President Donald Trump on Monday brushed off outcry at home and abroad over an immigration ban on refugees and people from seven predominantly Muslim countries, a move that caused chaos at U.S. airports over the weekend.
The leader of the Democrats in the U.S. Senate, Chuck Schumer, said he would bring legislation to the chamber on Monday evening seeking to end the ban.
An executive order issued by Trump on Friday banned immigration from Iran, Iraq, Syria, Libya, Somalia, Sudan and Yemen, and temporarily halted the entry of refugees.
Chaos broke out at as border and customs officials struggled to put the directive into practice amid loud protests at major U.S. airports.
The president's critics have said his action unfairly singled out Muslims, violated U.S. law and the Constitution, and defiled America's historic reputation as hospitable to immigrants.
In a pair of Twitter posts early on Monday, Trump appeared to blame the airport confusion on protesters as well as Schumer, who had teared up over the weekend while discussing the ban, and even a computer system failure at Delta Airlines late Sunday.
"Only 109 people out of 325,000 were detained and held for questioning. Big problems at airports were caused by Delta computer outage ... protesters and the tears of Senator Schumer. Secretary Kelly said that all is going well with very few problems. MAKE AMERICA SAFE AGAIN!" he wrote.
Schumer said 11 Republican lawmakers had already spoken out against the immigration order and called for action.
"We should repeal this, and then we should sit down in a careful, thoughtful way to figure out ways we need to tighten up things against terrorism," the New York Democrat told NBC News.
He said he would also urge a delay in the vote in the Senate on Tillerson and likely other Cabinet-level nominees but the Senate Foreign Relations Committee said there was no plan to delay the vote.
The Trump administration on Sunday loosened a restriction on legal permanent residents of the United States, also known as green card holders, from the seven countries.
Administration officials had said on Saturday green card holders from those countries were included in the executive action and were required to undergo additional screening before re-entering the country.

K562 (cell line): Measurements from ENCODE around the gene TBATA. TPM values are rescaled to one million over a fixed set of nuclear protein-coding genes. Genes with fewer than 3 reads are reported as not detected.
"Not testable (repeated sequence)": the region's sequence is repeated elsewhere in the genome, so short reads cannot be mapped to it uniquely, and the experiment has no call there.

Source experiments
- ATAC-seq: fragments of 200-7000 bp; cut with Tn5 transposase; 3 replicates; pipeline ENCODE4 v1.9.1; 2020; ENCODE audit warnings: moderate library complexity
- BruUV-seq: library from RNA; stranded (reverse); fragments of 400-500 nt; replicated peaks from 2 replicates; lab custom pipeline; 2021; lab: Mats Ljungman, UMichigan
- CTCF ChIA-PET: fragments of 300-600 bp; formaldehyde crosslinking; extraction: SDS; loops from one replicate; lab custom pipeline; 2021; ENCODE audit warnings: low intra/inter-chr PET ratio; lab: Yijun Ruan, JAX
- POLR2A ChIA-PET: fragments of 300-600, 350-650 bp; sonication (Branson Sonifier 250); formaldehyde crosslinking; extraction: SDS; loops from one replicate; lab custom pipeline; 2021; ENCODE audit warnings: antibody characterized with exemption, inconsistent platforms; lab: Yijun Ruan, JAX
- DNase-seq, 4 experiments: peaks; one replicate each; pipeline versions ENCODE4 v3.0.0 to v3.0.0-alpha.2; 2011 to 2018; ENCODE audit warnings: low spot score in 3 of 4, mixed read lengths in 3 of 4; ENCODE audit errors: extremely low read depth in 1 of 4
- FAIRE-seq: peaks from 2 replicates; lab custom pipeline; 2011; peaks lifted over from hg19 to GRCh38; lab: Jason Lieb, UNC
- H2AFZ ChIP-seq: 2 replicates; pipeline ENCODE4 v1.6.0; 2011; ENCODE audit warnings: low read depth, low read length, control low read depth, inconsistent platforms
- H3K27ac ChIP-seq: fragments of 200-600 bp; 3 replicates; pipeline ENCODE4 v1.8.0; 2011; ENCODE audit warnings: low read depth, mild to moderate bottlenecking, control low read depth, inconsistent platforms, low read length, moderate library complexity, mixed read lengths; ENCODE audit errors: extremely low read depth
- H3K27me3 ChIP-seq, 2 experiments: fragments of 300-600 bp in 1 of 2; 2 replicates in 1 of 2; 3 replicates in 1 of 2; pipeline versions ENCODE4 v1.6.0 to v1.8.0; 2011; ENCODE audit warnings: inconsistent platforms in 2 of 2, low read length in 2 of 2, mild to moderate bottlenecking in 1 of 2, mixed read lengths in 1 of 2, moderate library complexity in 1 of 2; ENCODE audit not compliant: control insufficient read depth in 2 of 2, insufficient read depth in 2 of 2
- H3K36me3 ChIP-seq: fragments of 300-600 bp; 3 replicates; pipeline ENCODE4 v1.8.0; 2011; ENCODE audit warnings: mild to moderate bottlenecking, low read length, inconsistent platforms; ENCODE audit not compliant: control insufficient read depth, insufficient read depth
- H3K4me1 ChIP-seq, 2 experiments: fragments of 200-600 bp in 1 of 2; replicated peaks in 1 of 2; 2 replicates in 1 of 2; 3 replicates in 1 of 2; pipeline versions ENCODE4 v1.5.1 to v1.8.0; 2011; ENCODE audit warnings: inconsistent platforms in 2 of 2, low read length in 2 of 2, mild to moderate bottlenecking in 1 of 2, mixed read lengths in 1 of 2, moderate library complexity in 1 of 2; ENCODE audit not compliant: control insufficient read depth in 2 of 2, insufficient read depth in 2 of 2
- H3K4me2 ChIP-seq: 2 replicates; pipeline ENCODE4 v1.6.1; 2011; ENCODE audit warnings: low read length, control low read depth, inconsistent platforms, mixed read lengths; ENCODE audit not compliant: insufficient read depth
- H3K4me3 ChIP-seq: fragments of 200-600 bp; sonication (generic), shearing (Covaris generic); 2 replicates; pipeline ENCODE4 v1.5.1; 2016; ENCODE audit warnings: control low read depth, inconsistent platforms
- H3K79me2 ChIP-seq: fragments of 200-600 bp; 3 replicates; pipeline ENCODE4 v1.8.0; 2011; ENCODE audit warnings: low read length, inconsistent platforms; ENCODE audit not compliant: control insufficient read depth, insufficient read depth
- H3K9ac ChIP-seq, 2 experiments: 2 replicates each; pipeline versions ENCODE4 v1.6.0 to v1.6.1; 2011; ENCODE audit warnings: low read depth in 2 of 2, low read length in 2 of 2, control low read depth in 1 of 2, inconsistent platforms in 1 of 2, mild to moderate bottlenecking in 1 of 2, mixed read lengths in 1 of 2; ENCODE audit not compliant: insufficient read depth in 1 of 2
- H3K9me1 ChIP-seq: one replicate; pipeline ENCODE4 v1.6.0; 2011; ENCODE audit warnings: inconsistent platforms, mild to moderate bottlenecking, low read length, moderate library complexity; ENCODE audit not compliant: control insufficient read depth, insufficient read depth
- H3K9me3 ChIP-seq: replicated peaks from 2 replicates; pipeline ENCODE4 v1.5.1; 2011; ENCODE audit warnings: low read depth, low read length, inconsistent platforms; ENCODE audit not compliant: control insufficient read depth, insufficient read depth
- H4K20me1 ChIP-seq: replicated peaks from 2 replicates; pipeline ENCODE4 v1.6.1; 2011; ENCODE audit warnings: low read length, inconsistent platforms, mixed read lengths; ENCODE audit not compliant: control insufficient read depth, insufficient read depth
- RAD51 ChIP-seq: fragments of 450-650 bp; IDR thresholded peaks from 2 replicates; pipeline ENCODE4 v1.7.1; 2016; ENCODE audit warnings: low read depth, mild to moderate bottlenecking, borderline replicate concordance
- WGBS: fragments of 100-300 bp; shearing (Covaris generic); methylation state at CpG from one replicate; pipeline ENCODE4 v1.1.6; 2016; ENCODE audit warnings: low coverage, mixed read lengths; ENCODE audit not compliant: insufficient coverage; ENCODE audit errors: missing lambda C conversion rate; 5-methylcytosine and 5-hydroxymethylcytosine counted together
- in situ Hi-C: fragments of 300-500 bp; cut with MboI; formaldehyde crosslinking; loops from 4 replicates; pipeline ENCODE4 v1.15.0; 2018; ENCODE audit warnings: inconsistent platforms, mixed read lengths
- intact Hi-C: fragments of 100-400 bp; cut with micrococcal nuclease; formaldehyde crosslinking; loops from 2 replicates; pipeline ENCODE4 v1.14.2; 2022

Late on Sunday, the Department of Homeland Security said they would be admitted, subject to additional security checks if needed.
Senior Trump adviser Kellyanne Conway said the green card guidelines were not altered but needed clarification. "It wasn't a rollback," she told CNBC.
On Monday, a senior U.S. official said all green card holders detained and questioned at ports of entry in the wake of the order were ultimately admitted to the United States on Sunday night. None were turned over to immigration authorities for detention, said the official, who asked not to be named.
Trump rejected criticism that the order amounted to a Muslim ban, saying more than 40 majority Muslim countries were not affected. But condemnation poured in from abroad, including from traditional allies of the United States like Germany.
Protests erupted around the country, lawsuits were filed and a federal judge blocked deportation of those detained under the order, which drew criticism from immigration and human rights activists, Democratic lawmakers and leading Republicans.
Senator Bob Corker, the Republican chairman of the U.S. Senate Foreign Relations Committee and a Trump supporter, said the president's order had been poorly implemented, particularly for green card holders.
"The administration should immediately make appropriate revisions, and it is my hope that following a thorough review and implementation of security enhancements that many of these programs will be improved and reinstated," Corker said.